generally, it’s usually not an issue to short one of the two inputs to ground - if the driver or receiver is truly differential, you’ll wind up with a quieter signal since you’ll lose half of it, but you won’t usually damage anything
that said, if one side is unbalanced, i tend to prefer using an unbalanced cable, primarily based on various experiences with guitar pedals. some pedals will use a TRS jack, but expect a TS cable, and use the ring-to-sleeve short to connect the power circuit, and if you use a TRS plug in that jack, you’ll have Problems™ (the usual motivation for this is that the pedal is “off” when the plug is removed, to save your precious 9v battery)
i’m not familiar with something like this… something to remember is that the cable doesn’t care what kind of signal you run through it – a TRS-to-TRS cable could just as easily be used for stereo unbalanced as mono balanced. so, i’d guess you’re more likely to find a TRS-to-2xTRS splitter than anything that deals with inverting or summing a balanced signal… with that, maybe you could use a floating-ring cable to make the unbalanced connection to avoid shorting the negative signal to ground for the rest of the balanced connections?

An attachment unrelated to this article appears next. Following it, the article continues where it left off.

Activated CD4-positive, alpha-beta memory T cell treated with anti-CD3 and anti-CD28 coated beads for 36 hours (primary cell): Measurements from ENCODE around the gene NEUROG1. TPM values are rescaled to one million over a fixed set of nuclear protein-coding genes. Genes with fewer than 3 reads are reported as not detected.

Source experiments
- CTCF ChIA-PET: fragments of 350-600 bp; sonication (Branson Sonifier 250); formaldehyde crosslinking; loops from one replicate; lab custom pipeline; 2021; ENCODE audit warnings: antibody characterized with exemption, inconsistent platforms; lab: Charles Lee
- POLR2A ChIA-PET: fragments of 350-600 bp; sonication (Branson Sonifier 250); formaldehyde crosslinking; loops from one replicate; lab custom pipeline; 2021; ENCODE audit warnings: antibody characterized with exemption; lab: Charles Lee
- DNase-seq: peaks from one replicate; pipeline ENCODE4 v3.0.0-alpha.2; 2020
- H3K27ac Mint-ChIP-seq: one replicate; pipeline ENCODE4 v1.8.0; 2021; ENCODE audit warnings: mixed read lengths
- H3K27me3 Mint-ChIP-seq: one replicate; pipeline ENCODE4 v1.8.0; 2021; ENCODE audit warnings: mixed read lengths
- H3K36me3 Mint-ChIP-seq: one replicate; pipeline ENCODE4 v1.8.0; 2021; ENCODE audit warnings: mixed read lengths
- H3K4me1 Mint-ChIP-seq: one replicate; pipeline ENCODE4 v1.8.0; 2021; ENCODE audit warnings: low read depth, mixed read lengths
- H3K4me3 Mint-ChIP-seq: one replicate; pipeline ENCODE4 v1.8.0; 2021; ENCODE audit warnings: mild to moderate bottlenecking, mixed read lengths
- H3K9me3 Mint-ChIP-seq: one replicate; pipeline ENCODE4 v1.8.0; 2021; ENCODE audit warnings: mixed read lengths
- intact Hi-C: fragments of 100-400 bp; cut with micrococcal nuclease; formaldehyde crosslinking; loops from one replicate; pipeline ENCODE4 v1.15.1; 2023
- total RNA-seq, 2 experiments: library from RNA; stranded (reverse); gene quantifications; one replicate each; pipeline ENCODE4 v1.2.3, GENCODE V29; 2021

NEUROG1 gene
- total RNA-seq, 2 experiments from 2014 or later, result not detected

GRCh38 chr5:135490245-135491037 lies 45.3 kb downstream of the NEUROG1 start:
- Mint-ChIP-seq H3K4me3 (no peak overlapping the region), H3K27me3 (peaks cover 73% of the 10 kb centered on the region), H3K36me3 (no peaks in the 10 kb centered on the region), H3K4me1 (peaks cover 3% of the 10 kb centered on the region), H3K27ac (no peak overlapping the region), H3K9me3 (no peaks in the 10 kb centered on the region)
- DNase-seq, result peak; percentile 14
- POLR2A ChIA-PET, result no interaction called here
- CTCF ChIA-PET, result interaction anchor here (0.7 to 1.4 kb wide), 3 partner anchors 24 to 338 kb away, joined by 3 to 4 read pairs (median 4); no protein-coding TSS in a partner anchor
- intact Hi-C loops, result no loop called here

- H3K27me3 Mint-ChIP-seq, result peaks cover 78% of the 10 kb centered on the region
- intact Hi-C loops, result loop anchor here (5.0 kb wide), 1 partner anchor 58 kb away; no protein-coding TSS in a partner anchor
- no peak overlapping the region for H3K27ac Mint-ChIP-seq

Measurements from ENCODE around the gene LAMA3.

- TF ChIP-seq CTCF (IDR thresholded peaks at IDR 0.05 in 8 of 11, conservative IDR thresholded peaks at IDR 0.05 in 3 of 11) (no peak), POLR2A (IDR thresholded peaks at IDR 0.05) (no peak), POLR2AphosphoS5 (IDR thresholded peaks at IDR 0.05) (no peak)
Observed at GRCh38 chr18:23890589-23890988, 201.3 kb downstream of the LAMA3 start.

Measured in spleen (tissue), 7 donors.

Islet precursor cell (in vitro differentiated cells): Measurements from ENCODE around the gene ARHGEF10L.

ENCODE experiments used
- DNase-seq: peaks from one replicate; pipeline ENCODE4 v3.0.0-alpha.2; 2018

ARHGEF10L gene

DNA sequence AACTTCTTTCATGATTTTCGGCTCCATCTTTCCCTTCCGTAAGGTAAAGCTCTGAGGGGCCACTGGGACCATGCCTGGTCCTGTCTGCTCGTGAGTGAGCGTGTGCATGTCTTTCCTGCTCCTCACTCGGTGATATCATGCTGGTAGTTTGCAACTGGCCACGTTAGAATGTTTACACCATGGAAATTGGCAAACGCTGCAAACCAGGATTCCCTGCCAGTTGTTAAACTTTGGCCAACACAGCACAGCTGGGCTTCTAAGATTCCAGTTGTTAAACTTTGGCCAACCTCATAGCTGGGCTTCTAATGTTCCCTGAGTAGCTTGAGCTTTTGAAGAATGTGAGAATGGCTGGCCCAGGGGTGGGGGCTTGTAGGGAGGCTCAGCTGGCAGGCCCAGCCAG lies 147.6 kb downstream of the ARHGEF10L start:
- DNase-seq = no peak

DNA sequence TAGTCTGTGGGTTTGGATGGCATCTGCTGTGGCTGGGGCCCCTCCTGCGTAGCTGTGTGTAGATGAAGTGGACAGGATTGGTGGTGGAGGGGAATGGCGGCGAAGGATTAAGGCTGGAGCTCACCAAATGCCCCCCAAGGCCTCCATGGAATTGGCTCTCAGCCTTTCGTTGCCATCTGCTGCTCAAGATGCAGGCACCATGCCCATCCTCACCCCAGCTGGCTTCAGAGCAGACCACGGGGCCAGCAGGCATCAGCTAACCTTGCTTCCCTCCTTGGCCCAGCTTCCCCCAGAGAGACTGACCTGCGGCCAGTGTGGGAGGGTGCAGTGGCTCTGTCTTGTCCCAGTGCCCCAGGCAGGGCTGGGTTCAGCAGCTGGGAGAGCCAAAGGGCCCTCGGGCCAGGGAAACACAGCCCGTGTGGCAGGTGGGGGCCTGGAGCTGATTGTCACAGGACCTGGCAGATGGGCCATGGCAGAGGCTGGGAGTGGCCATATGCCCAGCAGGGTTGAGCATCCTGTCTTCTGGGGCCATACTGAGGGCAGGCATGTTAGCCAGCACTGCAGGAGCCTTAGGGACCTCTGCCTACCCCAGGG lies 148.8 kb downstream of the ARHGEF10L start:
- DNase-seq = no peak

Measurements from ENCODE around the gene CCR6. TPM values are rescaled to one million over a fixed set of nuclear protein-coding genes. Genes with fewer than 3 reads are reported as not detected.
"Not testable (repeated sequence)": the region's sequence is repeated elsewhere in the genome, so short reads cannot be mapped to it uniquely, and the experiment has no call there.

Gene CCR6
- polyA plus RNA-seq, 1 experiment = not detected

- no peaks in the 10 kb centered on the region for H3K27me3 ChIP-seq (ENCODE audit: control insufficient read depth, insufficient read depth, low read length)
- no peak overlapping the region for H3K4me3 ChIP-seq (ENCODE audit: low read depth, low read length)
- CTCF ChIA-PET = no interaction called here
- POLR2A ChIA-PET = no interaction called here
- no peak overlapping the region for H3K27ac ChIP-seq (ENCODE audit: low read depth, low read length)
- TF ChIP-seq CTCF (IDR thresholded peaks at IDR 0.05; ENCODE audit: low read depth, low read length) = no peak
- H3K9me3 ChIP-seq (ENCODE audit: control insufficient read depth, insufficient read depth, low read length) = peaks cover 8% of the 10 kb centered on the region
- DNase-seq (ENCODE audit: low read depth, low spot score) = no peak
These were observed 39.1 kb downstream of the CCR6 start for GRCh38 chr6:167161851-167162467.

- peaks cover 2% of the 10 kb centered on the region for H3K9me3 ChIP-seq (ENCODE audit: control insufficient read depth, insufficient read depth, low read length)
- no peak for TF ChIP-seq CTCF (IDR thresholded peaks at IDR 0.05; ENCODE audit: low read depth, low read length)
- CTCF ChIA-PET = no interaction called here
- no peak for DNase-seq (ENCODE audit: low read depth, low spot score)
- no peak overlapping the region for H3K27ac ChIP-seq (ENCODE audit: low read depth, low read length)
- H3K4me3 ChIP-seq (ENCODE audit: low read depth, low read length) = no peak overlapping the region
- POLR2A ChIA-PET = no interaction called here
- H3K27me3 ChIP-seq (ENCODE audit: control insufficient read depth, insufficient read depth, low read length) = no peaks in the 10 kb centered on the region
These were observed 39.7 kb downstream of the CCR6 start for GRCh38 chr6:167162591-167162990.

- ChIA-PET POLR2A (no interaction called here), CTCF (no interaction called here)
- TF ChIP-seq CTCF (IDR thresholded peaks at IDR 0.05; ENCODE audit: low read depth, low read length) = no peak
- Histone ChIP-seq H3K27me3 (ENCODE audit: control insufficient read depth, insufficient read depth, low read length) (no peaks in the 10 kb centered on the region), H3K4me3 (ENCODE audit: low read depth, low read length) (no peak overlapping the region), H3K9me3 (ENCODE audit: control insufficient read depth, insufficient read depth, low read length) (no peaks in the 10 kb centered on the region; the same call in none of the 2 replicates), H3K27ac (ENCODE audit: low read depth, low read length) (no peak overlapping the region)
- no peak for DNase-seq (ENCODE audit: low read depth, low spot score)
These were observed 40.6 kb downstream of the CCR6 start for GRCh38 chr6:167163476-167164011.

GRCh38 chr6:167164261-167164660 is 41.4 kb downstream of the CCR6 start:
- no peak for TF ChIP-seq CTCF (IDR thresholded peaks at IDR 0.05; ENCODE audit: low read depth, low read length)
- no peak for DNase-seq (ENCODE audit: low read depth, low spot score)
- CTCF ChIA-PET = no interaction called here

good point, i haven’t considered that duplicating the same balanced connection into a balanced and unbalanced inputs would affect the balanced input…
is there such thing as a floating-ring plug/socket adapter? my case is complicated by the fact that the balanced signal is coming from a patchbay via a snake, so would be difficult to replace that with a different cable (like using an insert cable and then duplicating just the tip part).